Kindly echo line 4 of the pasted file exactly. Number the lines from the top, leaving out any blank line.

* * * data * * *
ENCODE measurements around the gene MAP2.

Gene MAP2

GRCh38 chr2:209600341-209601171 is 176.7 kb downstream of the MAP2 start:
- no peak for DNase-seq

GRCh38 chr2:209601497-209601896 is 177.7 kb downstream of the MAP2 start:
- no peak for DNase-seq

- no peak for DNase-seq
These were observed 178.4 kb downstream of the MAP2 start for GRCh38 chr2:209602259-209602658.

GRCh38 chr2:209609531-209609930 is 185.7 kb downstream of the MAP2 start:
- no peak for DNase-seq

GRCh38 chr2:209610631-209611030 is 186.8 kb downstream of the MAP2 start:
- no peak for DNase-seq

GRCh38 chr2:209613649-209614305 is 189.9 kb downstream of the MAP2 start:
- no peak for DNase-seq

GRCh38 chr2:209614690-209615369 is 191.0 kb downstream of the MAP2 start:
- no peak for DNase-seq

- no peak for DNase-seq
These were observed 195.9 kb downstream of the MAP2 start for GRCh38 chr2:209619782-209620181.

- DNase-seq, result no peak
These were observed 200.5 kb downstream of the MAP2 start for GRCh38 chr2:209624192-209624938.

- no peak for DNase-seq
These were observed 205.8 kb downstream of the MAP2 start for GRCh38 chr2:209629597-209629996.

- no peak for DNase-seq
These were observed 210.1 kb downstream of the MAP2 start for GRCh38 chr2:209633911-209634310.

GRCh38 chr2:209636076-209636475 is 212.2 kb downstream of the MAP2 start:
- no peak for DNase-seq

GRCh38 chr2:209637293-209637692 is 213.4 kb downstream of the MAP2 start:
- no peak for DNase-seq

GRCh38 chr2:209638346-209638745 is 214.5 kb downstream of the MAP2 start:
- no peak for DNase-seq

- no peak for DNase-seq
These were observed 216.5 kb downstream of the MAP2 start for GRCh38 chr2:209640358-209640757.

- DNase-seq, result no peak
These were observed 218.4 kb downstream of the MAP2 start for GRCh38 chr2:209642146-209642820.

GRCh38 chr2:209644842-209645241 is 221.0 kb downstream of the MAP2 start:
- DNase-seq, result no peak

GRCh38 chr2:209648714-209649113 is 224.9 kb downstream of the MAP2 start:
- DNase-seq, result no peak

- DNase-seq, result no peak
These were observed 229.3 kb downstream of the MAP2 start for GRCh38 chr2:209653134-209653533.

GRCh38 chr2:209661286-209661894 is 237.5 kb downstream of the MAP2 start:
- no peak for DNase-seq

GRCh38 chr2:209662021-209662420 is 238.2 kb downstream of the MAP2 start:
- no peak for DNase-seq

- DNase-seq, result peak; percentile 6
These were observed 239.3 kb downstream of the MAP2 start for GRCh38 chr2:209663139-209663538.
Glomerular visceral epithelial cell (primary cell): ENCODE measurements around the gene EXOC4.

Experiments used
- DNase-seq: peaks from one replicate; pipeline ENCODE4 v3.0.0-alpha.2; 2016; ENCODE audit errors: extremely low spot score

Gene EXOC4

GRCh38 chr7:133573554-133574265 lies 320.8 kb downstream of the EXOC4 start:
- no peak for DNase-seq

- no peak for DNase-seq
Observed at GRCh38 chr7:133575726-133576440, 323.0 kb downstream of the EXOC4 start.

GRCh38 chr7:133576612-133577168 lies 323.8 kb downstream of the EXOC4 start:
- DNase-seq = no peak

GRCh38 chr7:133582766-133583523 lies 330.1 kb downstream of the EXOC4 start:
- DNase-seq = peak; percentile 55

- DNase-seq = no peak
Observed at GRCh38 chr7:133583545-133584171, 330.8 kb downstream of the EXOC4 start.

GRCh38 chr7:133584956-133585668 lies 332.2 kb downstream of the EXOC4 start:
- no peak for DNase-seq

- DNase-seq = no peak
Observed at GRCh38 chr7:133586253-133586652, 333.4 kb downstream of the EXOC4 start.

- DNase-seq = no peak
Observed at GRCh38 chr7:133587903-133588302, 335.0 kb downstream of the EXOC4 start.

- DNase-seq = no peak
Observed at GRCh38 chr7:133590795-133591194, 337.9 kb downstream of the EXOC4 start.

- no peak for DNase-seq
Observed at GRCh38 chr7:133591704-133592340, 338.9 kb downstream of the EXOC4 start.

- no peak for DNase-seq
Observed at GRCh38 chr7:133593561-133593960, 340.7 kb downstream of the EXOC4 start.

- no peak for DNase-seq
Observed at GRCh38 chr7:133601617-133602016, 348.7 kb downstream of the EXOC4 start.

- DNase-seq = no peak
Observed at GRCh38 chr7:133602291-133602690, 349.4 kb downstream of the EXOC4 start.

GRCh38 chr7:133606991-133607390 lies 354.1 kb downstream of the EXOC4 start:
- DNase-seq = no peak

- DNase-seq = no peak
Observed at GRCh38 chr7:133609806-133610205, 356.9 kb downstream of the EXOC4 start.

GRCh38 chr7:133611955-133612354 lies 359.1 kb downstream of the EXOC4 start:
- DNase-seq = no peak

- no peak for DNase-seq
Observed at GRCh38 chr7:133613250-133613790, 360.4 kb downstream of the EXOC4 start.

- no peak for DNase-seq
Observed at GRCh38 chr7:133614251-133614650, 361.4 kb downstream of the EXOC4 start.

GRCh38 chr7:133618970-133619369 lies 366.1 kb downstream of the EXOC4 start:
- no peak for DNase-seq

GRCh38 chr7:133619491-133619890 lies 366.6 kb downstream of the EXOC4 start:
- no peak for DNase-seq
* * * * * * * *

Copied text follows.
- no peak for DNase-seq